Obama starts a Twitter war with GOP lawmakers over Iran nuclear deal

President Barack Obama is directly engaging with Congressional Republicans over the Iran nuclear deal… on Twitter.

The @POTUS account, which the White House set up as a more personal social-media venue for the president, lit up on Wednesday afternoon with responses to several tweets from high-profile conservatives in Congress.

Obama responded to Rep. Steve Scalise (R-La.), the third-ranking House Republican, by rebutting his assertion that the deal contained secret provisions. “My staff can brief you on any question about any part of the deal,” the president tweeted.

A senior administration official told the Daily Dot that the White House has hosted several classified briefings about the deal that were open to any member of Congress. The official also said that all documents related to the deal are available for them to review.

“In terms of documents, Congress has what we have,” the official said. “Many of these documents are public and were posted to the Internet the day the deal was announced. For the non-public documents in our possession, we have provided access to Congress.”

“We are not withholding any JCPOA documents in our possession from Congress,” the official said, using the acronym for the deal’s official name, the Joint Comprehensive Plan of Action.

Obama also responded to a tweet from Sen. Mitch McConnell (R-Ky.), the majority leader, by reaffirming his oft-repeated assertion that Congress must choose between approving the Iran deal and risking war with the Islamic Republic.

Conservatives have bristled at Obama’s suggestion that his deal and war are the only two options, but Obama warned on Twitter that “Iran’s nuclear program accelerates if Congress kills this deal.”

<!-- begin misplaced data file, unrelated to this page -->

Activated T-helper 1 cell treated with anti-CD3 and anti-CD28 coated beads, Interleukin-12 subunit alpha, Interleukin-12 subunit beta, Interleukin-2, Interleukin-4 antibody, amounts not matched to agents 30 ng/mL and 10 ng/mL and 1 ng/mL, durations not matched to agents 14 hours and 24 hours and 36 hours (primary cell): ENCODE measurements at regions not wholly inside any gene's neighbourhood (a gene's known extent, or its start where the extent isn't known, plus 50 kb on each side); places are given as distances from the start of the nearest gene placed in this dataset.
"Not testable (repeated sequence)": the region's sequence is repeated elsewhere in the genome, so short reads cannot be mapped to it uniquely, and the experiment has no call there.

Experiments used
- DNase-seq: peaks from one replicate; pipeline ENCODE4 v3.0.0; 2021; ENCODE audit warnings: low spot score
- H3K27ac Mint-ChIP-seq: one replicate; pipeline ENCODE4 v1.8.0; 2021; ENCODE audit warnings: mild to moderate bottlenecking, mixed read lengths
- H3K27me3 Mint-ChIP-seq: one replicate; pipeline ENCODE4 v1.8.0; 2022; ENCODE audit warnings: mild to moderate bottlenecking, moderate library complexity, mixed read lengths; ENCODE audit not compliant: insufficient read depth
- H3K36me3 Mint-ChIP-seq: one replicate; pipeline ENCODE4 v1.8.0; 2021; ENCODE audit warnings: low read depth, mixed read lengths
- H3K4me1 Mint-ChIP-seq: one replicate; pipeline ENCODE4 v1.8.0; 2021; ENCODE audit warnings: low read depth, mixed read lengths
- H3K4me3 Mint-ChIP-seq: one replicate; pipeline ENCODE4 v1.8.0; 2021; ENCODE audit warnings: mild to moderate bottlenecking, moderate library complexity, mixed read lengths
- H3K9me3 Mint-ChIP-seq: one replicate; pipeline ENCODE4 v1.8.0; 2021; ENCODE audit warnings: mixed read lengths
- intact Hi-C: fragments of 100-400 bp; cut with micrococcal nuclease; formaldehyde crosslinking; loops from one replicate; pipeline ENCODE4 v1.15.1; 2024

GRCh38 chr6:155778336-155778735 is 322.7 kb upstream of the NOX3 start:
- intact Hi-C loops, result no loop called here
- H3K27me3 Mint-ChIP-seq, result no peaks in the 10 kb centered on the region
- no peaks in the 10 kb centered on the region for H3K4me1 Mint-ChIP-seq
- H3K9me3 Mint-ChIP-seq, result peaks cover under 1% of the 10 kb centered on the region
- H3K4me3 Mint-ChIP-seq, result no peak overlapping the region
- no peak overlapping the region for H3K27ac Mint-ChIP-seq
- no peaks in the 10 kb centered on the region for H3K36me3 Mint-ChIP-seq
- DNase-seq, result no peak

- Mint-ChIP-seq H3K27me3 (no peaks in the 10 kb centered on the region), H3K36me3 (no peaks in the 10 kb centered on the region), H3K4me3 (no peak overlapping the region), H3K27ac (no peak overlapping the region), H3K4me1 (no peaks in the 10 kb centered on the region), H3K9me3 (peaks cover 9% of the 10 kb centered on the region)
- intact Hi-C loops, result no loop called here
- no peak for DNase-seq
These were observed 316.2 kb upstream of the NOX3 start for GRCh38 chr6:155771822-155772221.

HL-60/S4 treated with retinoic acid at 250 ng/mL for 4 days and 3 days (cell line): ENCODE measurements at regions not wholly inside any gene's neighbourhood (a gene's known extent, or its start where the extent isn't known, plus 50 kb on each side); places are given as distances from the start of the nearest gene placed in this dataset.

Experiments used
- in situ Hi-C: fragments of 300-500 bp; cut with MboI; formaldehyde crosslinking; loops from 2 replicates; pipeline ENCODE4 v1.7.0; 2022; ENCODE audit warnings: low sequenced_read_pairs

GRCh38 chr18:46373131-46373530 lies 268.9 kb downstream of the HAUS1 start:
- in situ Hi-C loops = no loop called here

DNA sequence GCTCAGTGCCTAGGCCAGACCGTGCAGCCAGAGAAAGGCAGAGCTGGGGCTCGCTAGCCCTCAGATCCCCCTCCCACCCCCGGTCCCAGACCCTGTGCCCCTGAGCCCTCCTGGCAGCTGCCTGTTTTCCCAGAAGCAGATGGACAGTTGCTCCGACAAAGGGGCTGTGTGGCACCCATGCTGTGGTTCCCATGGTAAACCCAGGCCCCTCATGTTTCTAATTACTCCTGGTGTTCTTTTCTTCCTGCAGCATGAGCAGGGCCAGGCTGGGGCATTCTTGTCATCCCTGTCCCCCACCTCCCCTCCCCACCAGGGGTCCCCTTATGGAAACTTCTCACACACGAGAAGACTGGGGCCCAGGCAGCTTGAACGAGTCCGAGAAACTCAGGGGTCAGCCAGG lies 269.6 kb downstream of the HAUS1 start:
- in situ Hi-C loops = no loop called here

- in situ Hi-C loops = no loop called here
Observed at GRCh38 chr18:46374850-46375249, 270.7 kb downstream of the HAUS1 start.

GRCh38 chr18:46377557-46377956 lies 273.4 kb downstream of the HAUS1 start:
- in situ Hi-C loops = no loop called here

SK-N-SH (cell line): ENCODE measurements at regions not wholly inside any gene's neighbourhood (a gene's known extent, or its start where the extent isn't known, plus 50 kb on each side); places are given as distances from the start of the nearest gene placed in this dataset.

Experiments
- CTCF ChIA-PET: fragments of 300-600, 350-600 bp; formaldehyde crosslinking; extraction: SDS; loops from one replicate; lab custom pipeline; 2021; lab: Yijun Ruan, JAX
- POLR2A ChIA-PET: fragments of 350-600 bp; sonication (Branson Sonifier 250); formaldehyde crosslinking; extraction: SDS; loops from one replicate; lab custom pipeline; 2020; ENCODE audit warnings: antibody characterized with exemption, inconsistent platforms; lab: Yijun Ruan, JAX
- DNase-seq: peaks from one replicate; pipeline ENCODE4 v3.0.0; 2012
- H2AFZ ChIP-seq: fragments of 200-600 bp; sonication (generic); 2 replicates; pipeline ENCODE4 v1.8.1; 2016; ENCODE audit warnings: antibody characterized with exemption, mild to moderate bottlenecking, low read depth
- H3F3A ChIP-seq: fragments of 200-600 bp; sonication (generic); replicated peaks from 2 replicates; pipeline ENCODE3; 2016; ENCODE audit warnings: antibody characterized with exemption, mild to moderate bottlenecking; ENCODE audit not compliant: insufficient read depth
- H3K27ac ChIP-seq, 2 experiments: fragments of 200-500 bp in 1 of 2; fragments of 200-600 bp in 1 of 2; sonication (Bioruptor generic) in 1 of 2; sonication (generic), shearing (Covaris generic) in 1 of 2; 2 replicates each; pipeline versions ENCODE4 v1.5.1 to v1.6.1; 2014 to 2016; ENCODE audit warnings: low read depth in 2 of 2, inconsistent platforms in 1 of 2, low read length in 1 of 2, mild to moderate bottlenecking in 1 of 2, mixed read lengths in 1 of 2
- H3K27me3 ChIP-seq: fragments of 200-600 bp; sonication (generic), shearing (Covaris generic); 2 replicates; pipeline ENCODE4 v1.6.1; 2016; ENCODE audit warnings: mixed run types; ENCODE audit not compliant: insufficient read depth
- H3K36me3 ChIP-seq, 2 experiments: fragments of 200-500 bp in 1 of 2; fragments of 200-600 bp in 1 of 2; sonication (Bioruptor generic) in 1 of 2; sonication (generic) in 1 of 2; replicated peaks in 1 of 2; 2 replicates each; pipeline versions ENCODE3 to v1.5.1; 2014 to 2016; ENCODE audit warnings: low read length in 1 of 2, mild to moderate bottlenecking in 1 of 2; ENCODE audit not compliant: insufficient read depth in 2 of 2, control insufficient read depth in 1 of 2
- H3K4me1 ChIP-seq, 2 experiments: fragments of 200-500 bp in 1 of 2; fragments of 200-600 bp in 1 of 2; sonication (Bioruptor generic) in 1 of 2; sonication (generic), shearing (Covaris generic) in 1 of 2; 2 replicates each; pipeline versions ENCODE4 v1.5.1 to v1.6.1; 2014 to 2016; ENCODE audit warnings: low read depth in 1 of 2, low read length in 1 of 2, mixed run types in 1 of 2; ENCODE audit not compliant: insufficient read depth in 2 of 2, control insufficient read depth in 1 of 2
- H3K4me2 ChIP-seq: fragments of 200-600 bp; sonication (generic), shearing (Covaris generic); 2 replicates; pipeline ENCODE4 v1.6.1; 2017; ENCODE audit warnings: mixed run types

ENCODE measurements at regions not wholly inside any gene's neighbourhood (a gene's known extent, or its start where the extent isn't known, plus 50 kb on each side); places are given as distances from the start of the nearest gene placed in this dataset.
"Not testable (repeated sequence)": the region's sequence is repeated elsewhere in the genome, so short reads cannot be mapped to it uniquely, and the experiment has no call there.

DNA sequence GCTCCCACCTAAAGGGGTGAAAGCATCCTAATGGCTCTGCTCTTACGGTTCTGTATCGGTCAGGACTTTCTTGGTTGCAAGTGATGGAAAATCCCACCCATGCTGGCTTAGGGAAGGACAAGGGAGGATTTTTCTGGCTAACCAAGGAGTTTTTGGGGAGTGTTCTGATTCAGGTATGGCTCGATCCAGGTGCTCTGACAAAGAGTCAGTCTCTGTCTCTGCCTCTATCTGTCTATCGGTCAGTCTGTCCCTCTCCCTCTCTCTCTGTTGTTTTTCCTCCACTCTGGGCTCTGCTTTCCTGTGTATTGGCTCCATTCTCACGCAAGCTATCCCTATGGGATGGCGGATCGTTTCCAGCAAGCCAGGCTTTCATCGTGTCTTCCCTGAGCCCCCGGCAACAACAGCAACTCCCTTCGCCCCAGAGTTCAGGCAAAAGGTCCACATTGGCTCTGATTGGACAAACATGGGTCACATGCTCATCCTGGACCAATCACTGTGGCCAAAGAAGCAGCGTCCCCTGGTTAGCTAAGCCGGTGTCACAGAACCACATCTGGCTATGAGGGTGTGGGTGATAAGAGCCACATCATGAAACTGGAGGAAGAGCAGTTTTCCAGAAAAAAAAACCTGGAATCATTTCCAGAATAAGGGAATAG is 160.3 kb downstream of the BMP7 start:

The president’s Twitter engagement follows a speech earlier Wednesday at American University defending the Iran deal, which the United States and five Western allies reached with the Islamic regime on July 14 following years of secret negotiations. The AU speech, like Obama’s announcement of an interim deal earlier this year, was carried live on Iranian state TV.

In response to a tweet from an anti-war activist, Obama called the agreement “the strongest nuclear deal ever negotiated.”

Congress has until Sept. 17 to vote to approve or disapprove of the deal as a result of compromise legislation enacted in May. Obama has vowed to veto any resolution disapproving of the deal. If that happened, two-thirds of both chambers would need to vote to override his veto. In May, 150 House Democrats sent Obama a letter supporting the deal, suggesting that they would stand firm if it became necessary to vote against a veto override.

Photo via The White House/Twitter

Eric Geller

Eric Geller

Eric Geller is a politics reporter who focuses on cybersecurity, surveillance, encryption, and privacy. A former staff writer at the Daily Dot, Geller joined Politico in June 2016, where he's focused on policymaking at the White House, the Justice Department, the State Department, and the Commerce Department.